Analysis: Striking a New Deal for Defense
February 13, 2013
The Pentagon prides itself on solid contingency planning, with one glaring exception: the prospect of reduced funding. Only in the past couple of months has the Defense Department begun to prepare for the significant budget cuts likely this year.
Yes, there will be hiring freezes, furloughs, suspension of nonessential travel, reduced depot maintenance activity, smaller base operating budgets and fewer training exercises. But such measures can be sustained for only a short while. They are emergency measures designed to weather a passing storm. But it should be clear by now that the nation's fiscal and economic tempests will not soon dissipate.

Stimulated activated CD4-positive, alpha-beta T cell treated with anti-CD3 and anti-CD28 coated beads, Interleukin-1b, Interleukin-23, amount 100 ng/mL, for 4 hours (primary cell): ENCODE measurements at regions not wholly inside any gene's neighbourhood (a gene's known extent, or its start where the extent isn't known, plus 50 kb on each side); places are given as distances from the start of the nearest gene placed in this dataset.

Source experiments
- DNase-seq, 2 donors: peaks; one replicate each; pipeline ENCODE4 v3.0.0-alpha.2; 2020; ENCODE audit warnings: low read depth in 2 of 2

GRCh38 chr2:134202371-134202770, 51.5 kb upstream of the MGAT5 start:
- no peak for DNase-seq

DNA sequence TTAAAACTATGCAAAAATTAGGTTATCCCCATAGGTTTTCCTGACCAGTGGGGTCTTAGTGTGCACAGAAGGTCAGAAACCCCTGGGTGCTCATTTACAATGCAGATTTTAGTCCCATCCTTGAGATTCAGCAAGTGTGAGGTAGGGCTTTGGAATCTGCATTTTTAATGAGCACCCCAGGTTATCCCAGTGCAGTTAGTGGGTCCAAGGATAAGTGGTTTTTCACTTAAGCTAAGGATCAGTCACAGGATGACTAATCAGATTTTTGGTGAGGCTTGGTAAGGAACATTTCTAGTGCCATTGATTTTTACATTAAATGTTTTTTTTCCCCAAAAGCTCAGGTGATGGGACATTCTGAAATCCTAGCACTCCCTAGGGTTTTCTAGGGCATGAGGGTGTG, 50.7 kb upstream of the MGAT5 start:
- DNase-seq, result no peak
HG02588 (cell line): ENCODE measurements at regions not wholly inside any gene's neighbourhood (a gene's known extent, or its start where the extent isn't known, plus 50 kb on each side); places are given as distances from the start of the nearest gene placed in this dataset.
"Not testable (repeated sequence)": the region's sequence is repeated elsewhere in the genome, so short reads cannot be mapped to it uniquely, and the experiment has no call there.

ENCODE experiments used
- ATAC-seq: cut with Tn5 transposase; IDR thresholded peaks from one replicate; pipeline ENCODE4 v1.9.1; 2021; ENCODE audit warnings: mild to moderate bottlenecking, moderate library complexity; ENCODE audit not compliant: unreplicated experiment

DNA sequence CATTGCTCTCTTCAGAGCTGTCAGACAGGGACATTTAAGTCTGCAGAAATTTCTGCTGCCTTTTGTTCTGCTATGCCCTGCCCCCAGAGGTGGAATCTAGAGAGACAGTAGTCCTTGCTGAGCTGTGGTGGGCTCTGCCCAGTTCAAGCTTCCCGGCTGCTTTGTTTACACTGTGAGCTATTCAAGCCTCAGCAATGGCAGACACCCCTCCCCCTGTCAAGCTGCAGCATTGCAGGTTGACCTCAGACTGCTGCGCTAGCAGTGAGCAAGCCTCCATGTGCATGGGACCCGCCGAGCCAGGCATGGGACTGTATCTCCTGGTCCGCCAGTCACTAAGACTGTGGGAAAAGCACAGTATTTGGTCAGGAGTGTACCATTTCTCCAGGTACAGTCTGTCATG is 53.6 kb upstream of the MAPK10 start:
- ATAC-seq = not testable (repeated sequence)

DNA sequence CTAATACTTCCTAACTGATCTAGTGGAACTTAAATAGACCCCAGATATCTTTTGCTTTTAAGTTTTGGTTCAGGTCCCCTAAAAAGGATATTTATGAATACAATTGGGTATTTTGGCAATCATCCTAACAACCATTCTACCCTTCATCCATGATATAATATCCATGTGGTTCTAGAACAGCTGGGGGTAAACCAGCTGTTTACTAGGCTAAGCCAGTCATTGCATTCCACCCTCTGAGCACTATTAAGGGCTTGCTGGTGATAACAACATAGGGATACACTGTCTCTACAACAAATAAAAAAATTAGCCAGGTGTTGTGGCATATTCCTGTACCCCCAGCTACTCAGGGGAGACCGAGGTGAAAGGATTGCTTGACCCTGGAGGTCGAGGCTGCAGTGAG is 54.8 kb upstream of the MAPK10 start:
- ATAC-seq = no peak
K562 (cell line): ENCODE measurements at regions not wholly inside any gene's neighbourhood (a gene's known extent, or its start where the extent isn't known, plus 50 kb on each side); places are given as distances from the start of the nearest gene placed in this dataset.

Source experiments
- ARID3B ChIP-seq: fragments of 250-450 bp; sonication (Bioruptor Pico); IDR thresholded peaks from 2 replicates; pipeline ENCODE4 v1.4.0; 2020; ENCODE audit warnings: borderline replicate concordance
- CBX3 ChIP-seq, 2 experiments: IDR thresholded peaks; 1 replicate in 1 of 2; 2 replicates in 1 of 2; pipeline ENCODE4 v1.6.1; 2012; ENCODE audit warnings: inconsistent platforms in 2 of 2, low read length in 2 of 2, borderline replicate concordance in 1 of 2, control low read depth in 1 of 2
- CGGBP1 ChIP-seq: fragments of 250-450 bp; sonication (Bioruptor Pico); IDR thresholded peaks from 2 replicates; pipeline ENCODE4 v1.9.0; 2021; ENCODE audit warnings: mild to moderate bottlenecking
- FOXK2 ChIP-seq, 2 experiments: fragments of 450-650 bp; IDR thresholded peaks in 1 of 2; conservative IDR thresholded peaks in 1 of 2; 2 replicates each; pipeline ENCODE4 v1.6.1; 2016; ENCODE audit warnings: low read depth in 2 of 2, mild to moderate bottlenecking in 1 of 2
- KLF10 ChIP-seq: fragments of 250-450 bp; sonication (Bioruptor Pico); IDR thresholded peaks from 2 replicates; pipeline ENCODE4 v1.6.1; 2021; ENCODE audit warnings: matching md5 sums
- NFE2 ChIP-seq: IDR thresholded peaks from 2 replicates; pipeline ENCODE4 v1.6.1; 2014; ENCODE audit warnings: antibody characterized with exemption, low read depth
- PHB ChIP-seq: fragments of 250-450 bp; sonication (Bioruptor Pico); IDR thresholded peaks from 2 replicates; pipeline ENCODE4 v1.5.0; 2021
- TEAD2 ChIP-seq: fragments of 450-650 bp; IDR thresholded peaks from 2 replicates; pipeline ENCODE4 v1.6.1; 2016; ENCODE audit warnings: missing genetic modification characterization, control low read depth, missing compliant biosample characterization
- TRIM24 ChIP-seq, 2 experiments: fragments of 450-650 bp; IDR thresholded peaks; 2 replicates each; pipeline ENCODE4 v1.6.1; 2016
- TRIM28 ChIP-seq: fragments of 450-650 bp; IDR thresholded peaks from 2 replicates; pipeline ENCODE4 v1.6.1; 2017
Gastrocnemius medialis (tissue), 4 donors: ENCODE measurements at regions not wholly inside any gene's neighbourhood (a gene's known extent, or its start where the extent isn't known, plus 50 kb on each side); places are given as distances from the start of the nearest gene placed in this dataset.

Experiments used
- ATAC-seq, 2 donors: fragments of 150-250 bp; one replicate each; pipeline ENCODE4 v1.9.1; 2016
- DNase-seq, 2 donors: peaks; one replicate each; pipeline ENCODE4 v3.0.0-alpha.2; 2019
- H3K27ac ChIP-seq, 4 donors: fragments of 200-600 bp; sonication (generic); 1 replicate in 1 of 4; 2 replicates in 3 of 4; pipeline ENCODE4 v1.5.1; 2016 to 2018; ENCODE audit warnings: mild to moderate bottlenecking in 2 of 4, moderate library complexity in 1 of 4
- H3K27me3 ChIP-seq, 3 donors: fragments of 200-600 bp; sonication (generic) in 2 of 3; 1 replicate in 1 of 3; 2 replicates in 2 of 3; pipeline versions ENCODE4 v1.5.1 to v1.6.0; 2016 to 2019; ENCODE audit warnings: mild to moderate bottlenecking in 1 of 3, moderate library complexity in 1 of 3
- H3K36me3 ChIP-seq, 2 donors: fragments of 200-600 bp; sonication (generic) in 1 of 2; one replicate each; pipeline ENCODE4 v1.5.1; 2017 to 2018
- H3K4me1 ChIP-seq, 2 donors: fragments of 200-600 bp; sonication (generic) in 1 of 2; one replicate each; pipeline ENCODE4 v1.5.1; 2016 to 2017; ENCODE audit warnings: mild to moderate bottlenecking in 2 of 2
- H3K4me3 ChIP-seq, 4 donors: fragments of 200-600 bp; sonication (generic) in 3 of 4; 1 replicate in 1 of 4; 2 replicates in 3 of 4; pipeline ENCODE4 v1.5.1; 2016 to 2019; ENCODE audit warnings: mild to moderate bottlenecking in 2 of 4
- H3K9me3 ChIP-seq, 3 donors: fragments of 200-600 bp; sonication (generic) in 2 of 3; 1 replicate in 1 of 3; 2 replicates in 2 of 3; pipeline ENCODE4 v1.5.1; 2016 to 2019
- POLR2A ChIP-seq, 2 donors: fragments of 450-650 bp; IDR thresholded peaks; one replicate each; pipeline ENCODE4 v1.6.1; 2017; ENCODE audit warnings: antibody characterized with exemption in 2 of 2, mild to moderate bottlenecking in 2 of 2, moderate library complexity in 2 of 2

Whether or not the sequester goes into effect -- or lasts only a couple of months -- the Pentagon's budget is surely coming down another notch or two. It would be wise to prepare for a 2014 budget that is $10 billion to $30 billion lower than those of the past few years. After that, defense spending will probably continue to trend downward for a while. That's simply the reality of the current economic and strategic circumstance. It's time for defense leaders to plan accordingly.
Some hope that tax hikes will rescue the Defense Department from further fiscal restraint. But even if the government's share of national income rises, there is a long list of urgent priorities competing for funds -- not to mention a mountain of debt to redress. And the broader context for these challenges is a change in the strategic environment that gives greater prominence to the shape of the global economy and the United States’ position in it. This portends a new deal for defense, like it or not.